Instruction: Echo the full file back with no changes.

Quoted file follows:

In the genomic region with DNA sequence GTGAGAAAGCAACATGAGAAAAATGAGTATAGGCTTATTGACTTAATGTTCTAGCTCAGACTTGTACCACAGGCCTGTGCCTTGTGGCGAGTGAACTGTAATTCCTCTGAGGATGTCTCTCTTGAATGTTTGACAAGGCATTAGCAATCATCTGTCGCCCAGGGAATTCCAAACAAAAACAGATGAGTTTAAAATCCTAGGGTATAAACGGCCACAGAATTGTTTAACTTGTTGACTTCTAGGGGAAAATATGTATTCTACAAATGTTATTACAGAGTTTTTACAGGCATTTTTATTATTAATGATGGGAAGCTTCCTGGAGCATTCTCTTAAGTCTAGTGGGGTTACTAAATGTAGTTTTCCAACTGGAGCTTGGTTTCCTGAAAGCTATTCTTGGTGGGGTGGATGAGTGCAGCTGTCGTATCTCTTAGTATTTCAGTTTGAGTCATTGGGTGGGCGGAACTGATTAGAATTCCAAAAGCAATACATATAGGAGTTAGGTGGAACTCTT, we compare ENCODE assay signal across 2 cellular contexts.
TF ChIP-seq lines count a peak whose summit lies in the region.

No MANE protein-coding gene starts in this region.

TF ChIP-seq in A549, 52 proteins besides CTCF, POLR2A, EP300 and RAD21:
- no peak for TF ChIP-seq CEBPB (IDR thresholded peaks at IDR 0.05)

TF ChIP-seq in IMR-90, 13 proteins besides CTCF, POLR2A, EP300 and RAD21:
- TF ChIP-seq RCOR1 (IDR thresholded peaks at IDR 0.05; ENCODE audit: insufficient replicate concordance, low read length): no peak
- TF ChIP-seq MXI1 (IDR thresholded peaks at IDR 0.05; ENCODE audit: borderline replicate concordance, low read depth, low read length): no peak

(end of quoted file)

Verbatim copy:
In the genomic region with DNA sequence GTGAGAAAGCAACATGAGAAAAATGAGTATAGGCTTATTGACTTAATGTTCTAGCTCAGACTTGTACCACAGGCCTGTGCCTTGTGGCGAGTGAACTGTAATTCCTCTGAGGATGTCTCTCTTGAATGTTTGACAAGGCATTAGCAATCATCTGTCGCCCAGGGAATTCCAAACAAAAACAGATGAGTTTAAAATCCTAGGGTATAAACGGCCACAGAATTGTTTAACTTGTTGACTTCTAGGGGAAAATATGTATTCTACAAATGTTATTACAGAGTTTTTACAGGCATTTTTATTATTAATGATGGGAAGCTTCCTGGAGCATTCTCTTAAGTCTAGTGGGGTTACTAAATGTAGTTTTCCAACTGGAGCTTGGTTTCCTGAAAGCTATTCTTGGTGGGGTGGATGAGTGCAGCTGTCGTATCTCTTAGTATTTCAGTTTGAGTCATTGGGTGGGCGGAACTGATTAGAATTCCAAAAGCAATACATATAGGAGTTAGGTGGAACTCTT, we compare ENCODE assay signal across 2 cellular contexts.
TF ChIP-seq lines count a peak whose summit lies in the region.

No MANE protein-coding gene starts in this region.

TF ChIP-seq in A549, 52 proteins besides CTCF, POLR2A, EP300 and RAD21:
- no peak for TF ChIP-seq CEBPB (IDR thresholded peaks at IDR 0.05)

TF ChIP-seq in IMR-90, 13 proteins besides CTCF, POLR2A, EP300 and RAD21:
- TF ChIP-seq RCOR1 (IDR thresholded peaks at IDR 0.05; ENCODE audit: insufficient replicate concordance, low read length): no peak
- TF ChIP-seq MXI1 (IDR thresholded peaks at IDR 0.05; ENCODE audit: borderline replicate concordance, low read depth, low read length): no peak